Bridging the Divide

Empathy lays the foundation for building compassion, which helps us to deepen in care, kindness, and generosity toward one another and ourselves. These are some of the building blocks necessary to creating healthy relationships, healthy communication, and healthy communities. In a world that has been steeped in ‘othering’ as a cultural habit and norm, empathy, compassion, care, kindness, and generosity are medicine. 

We live in a world that has taught us to choose sides, identify enemies, and show kindness only to those who are most like us. We favor the opinions of those who agree with us, sometimes casting aside or scoffing at other perspectives. And in some cases, even looking down upon those who have different beliefs, traditions, or cultures. 

In the worst cases, we begin to dehumanize the ‘other’, forming prejudices around them in our minds, including negative judgments about their character, morality, and intelligence. Which can lead to exclusion, persecution, violence, and oppression.

This is a dangerous and slippery slope, and a tragic pattern that is present across the vastness of time and space of human history on Earth. It is a pattern that is generations deep, and one that spans across the globe. 

This social dynamic of ‘othering’ happens in small ways and in big ways. And it’s happening right now, in so many of our communities. 

There is currently a disturbing amount of divisiveness and unkindness taking hold in people, who otherwise love and care for the people in their lives deeply. It is heart-breaking to witness. 

It’s been a hard year and a half. We have all been through a collective trauma as a result of the COVID-19 pandemic. We are all eager to have our freedoms back, to reunite with our loved ones, and enjoy life again like we did before the lockdowns began in March 2020. 

We as a collective are frustrated, exhausted, and exasperated with the regulations that disrupt our lives, limit our livelihoods, and cut off access to our communities. 

For humans who are in such states of vulnerability, it is natural for emotions to run high and for unhealthy patterns (behaviours and thoughts) to take root. Unfortunately, we can also become more prone to acting and speaking from places of fear, anger, and judgement. It can somehow become easier to feed into divisions, dehumanize others, and create one-dimensional caricatures of those who we perceive to be of the “wrong” opinion.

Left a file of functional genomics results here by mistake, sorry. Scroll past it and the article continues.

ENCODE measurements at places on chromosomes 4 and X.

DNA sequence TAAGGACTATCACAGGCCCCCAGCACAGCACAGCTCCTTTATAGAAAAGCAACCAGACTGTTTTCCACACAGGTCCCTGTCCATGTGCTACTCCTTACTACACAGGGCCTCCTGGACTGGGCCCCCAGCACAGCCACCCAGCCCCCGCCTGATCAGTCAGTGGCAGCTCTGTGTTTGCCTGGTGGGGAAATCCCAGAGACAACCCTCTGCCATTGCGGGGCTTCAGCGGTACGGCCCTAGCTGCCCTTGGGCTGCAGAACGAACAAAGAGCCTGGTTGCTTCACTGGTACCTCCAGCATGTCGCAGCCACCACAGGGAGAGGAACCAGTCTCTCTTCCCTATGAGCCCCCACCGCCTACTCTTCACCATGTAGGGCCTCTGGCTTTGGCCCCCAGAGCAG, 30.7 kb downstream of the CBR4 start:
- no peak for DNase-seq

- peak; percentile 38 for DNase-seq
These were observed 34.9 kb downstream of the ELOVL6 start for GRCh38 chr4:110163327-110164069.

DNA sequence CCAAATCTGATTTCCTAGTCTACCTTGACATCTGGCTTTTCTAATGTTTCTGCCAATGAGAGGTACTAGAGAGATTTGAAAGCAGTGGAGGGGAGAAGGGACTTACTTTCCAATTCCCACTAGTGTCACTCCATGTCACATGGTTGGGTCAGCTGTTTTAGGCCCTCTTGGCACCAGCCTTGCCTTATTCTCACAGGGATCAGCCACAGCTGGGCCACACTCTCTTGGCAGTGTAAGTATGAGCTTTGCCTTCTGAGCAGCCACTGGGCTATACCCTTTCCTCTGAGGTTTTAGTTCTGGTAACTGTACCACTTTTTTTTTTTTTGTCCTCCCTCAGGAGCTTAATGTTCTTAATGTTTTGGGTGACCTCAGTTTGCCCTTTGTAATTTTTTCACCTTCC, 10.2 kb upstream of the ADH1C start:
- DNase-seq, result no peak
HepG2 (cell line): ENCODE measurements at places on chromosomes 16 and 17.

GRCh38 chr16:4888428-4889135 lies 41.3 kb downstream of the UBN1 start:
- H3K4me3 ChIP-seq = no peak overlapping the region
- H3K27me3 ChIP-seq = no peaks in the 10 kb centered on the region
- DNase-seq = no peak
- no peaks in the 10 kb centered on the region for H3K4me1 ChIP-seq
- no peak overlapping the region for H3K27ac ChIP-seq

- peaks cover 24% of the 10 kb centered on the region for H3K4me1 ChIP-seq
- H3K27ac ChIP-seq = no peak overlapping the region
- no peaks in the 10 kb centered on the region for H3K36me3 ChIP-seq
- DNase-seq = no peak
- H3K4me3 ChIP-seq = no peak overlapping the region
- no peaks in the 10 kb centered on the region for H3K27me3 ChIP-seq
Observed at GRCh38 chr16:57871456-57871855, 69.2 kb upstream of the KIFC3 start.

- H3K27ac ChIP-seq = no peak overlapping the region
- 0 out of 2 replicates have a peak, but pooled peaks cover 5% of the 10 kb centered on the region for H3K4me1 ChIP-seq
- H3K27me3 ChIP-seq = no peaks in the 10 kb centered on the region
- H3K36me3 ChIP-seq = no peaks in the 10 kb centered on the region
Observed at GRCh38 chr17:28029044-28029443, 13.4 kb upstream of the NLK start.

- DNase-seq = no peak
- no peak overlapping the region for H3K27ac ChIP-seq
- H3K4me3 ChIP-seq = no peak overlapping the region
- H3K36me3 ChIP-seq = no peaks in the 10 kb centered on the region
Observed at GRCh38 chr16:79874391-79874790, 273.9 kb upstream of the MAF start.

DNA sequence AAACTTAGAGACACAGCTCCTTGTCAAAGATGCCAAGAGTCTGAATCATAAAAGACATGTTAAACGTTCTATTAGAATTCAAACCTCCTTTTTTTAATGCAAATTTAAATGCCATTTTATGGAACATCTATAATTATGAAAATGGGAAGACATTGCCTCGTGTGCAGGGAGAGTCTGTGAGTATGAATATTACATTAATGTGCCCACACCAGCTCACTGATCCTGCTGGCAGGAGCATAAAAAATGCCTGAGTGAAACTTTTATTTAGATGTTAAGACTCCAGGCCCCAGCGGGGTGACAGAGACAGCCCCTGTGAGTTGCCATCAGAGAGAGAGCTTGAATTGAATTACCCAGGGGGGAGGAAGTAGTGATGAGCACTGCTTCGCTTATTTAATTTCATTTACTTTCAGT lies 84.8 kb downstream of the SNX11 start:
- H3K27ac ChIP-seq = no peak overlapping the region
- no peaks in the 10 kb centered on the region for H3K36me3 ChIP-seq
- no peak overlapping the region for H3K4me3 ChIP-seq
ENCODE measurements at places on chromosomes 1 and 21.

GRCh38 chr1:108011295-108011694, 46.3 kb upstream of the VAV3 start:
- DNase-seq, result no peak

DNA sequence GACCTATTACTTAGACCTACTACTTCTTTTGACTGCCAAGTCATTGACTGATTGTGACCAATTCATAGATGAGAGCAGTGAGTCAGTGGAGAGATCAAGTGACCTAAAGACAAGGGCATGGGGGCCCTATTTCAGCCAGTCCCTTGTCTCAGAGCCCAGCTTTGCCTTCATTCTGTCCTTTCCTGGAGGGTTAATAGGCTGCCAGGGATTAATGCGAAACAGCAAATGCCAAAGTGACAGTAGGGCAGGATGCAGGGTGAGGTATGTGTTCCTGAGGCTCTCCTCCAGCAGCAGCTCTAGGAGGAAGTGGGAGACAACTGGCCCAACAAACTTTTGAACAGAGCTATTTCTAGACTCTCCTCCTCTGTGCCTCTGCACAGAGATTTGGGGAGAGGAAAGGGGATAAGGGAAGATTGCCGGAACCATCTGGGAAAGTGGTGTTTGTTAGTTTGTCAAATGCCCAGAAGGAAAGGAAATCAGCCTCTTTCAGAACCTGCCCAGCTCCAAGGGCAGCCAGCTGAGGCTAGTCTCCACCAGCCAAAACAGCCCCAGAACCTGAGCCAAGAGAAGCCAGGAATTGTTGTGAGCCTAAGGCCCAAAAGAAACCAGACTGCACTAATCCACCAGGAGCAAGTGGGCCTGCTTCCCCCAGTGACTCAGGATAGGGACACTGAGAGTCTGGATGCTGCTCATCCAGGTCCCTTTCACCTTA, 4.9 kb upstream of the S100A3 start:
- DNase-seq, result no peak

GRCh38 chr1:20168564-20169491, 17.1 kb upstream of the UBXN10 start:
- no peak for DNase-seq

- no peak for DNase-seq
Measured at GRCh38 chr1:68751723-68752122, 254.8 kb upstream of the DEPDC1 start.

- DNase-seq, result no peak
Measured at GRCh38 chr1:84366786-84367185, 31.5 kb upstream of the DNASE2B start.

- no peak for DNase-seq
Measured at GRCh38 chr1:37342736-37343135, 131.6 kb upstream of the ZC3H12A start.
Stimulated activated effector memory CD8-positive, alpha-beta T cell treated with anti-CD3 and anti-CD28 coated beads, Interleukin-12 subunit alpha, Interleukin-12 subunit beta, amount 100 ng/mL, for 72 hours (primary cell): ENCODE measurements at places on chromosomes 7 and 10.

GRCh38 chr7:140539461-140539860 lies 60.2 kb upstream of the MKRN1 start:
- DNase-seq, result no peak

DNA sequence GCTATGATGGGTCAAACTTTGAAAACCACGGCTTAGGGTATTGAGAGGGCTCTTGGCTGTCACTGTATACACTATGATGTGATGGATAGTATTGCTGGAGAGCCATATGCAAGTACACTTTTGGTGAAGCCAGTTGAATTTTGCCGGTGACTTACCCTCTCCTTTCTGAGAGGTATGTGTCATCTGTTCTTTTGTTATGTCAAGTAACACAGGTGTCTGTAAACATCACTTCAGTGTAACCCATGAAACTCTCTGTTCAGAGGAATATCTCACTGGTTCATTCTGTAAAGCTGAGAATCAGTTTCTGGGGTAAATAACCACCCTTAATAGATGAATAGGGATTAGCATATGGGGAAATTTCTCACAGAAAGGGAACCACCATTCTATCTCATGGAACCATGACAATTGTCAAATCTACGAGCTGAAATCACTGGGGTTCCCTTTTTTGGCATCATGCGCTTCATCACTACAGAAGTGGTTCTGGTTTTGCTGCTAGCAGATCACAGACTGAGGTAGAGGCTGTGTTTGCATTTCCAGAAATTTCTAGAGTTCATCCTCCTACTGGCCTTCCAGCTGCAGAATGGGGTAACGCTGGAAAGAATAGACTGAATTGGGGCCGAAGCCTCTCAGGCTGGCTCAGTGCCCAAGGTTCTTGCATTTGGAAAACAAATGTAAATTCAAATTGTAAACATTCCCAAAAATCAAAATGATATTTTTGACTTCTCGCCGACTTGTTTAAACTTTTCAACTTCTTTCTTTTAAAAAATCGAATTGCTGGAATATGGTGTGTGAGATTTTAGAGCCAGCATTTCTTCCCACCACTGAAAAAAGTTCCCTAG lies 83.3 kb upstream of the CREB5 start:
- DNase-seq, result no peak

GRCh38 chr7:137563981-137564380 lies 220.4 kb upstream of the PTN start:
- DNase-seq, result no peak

Communities across North America and the world right now are saturated with these kinds of dynamics as it relates to the COVID-19 vaccine. There is so much ugliness unfolding – so much division, and so much fear, frustration, and anger being thrown at the ‘other’ side, from both sides of the vaccine debate. 

But it doesn’t have to be this way. We need to hear one another, and stay vigilant as to not fall into the trap of demonizing one another along the way. 

In some cases, people are couching in their righteousness, passing judgements on those they perceive as not sharing the same moral convictions as their own. And then writing these individuals off as somehow less deserving of compassion and empathy. Pointing fingers, shouting, and labelling people – pushing us deeper and deeper into division. Friendships are being broken, employment is being threatened, family relationships are becoming strained, communities that were once harmonious are becoming internally polarized and divided.

We are in a pressure cooker, we have been for some time, and the temperature is ripe for us to turn on each other. I urge you to please reconsider before you speak, whether your words will drive deeper division or cultivate greater unity. We must continue to talk about the issue, it is an important topic of public safety, consent, and community care that cannot and should not be avoided. But rather let us consider HOW we talk about the issues at hand. Misinformation, disinformation, and incomplete data points are present. Given this fact, and if the end goal really IS for the collective well-being of all, let us practice empathy, compassion, kindness and generosity as we continue to engage these conversations with one another. 

Let us learn to embody the things that we are striving for, not just in our political, moral, or intellectual stance – but in the ways we speak to and treat one another. 

What is it that you stand for, in your heart? How can you be more compassionate toward those different from you? A little humility, empathy, and care can go a long way.  


This is a staging enviroment